Kubernetes with Cloud Foundry
As I mentioned before I don’t see lots of benefits of migrating from Diego to Kubernetes.
I can summarize them in a way of an old joke:
If I were Rothschild, I’d be even richer than Rothschild, I’d do a little teaching on a side.
It seems that people want to add Kubernetes for the same reason, they want to run something on a side.
However, project Eirini has one super valid point. Kubernetes is quite far from Cloud Foundry Application Runtime from UX point of view.
There is nothing even close to in
cf push Kubernetes world.
I heard many times that in order to start using Kubernetes one has to first learn how to deploy it and study its internals. Developers are intended to become operators. But this is not the best way to start using it.
Why? There are too many moving parts and things cluster operator has to do.
- There is no easy way to check security in default Kubernetes. Yes, it is possible and relatively easy to add more components to the running cluster, such as container registry with Notary support, security vulnerability checks and admission controllers.
- It is quite hard to connect vanilla Kubernetes with LDAP or SSO services. The logging in solutions is again up to each operator and there is no easy way to connect them. Dex provides relatively easy authentication, but does not with authorization and leaves it to the cluster itself.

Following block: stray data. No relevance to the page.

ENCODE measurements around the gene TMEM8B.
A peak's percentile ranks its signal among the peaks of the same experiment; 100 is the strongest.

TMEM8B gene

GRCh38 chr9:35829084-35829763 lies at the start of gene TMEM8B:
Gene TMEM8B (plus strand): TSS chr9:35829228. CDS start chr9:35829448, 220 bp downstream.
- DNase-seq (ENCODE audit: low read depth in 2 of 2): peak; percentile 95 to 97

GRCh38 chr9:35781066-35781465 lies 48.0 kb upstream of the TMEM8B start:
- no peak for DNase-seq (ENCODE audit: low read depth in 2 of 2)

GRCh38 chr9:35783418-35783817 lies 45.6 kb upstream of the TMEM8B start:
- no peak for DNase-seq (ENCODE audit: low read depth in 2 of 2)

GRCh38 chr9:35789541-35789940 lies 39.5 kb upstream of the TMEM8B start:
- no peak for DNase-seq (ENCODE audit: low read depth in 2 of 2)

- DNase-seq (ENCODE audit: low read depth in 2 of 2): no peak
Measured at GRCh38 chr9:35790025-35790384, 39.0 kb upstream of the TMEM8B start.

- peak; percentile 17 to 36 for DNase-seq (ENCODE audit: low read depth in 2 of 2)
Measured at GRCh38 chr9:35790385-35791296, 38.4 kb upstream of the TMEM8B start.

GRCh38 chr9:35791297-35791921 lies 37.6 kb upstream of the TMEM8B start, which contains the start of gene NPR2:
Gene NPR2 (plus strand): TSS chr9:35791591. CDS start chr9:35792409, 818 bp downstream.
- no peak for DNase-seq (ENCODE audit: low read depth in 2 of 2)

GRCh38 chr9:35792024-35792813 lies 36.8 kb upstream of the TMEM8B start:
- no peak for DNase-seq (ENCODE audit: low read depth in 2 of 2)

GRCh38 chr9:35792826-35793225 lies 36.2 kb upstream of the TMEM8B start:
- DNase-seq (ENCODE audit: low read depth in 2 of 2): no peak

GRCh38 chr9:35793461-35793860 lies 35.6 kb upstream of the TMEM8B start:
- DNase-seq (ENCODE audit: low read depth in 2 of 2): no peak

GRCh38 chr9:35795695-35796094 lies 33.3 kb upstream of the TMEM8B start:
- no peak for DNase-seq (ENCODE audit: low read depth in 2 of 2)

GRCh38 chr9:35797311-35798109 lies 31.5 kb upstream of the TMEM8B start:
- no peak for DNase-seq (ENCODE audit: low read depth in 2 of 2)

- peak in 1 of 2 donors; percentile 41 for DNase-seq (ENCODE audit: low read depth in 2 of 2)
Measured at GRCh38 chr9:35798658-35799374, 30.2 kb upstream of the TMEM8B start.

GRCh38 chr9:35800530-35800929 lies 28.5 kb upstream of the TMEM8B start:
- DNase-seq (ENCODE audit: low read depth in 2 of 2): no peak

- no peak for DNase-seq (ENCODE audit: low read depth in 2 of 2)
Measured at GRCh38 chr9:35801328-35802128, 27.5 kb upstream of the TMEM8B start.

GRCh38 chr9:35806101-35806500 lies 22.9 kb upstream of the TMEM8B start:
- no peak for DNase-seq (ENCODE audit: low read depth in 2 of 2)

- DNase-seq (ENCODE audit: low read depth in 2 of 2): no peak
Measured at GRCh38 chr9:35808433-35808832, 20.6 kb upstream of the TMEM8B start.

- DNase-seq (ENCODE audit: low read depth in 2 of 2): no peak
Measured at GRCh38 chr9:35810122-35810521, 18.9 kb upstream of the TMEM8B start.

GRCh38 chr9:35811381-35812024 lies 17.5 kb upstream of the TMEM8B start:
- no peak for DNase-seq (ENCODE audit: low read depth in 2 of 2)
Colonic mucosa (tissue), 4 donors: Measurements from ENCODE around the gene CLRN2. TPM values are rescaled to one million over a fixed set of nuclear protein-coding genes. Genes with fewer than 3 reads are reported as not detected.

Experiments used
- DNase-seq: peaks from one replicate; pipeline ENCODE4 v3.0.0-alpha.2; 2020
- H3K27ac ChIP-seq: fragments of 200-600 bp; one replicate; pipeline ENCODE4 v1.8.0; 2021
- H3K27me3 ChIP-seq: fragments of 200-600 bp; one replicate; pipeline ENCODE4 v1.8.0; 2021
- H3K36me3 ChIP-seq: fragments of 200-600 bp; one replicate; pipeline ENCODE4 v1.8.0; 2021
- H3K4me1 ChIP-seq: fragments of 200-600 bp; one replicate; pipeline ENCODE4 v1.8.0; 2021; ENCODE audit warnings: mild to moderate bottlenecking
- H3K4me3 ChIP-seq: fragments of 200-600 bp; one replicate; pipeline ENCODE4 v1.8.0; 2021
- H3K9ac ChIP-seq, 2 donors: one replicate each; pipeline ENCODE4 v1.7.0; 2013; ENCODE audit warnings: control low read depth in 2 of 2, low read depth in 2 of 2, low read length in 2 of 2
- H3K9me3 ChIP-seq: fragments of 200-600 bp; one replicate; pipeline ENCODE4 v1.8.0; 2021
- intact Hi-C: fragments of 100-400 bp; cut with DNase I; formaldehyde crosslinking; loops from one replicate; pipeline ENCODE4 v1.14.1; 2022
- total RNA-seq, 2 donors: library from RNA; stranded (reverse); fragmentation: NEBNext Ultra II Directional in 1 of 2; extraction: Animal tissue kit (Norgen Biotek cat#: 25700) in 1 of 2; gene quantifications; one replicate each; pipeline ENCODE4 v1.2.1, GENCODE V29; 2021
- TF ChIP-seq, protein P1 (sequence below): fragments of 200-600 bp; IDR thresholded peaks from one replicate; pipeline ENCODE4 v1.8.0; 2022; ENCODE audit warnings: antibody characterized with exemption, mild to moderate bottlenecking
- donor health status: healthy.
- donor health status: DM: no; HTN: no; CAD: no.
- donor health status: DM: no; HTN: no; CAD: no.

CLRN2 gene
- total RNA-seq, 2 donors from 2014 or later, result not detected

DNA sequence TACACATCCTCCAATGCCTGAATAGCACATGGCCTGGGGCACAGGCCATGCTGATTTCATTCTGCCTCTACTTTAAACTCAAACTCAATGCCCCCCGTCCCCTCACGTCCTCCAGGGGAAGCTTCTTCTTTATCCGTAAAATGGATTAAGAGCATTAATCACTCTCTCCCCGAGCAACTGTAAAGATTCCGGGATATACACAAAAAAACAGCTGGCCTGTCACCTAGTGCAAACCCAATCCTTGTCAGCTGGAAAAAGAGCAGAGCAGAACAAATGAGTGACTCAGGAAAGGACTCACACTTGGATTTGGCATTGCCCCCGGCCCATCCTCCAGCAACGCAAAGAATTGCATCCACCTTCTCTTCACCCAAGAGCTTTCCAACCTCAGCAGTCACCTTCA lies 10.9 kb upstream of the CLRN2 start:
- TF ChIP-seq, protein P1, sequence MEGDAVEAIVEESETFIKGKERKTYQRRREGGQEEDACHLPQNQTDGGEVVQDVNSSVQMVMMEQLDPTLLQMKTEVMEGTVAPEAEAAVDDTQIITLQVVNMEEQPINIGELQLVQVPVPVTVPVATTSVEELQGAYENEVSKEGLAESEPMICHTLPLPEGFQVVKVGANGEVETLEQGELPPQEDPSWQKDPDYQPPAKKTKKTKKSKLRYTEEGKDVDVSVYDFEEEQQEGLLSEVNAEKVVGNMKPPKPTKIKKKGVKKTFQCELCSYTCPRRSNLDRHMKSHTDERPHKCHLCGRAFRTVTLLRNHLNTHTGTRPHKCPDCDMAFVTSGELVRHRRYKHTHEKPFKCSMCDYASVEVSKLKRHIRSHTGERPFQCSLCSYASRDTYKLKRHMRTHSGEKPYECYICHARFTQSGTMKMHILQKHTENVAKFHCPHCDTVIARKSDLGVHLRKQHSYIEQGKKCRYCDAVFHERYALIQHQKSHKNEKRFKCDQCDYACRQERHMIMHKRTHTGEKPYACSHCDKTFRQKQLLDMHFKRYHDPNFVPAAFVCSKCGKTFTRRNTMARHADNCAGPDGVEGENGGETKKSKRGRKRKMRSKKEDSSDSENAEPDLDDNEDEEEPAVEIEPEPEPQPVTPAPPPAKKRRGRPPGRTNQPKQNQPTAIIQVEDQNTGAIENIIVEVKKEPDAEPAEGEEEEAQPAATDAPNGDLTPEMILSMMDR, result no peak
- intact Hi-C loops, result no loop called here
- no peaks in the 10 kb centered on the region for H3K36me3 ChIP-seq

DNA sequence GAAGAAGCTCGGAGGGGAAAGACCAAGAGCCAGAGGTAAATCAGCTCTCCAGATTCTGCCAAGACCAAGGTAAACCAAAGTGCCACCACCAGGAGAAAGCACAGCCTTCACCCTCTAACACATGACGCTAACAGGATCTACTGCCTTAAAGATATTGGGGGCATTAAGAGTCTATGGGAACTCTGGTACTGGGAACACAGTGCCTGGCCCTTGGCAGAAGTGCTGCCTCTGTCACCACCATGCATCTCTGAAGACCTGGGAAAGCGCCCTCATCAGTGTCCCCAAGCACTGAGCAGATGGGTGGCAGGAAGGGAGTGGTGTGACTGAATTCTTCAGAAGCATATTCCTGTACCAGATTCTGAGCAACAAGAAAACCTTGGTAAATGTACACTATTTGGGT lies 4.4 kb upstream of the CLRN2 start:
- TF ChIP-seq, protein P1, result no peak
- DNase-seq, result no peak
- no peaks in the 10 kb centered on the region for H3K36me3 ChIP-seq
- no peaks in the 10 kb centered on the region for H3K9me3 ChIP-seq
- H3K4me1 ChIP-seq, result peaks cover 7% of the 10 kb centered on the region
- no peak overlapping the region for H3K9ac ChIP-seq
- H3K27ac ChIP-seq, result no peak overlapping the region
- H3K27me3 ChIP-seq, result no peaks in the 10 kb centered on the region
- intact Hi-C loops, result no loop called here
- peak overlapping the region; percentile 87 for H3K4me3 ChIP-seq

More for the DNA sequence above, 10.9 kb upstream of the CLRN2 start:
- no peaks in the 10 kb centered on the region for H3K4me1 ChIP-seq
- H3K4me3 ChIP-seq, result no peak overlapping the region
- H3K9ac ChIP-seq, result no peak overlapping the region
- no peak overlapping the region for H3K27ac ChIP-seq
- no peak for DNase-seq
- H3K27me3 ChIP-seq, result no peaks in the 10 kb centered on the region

- Users are pretty much required to know how to use limits and how not to break a cluster
- While metrics are possible to use with Heapster, other programs have to be connected properly and support certificates validation.
- Deploying highly available applications on Kubernetes is relatively simple, but again requires knowledge.
All this is doable but requires everyone to do it in their own way. At KubeCon there were multiple stories about the ways internal teams have implemented some tools to help developers and hid most of the extensibility away.
I believe a single
cf push for Kubernetes can solve most of this problems and this is what Kubernetes community is missing. This is where Cloud Foundry community should help.
For example, UAA brings LDAP and SAML support, but there is no login functionality. Someone could integrate UAA login with
kubeconfig and make it easy to use.
Loggregator can improve logging flow and make it as easy as possible for users.
Integrating buildpacks, container registries and code artefacts can be something that Cloud Foundry can bring to the table. There is an experimental packs repo.
Default Kubernetes manifest generation can be one of the projects that someone will provide.
How is this different from project Eirini? I basically propose to bring
cf push to Kubernetes. Isn’t it the same? I would like to share Cloud Foundry tools with CNCF community. No one can argue that Kubernetes community has many more people (and much more contributors). There were several times more people at KubeCon than at CF Summit two weeks earlier. If people start using at least some tools and see the benefits of everything working together, then who knows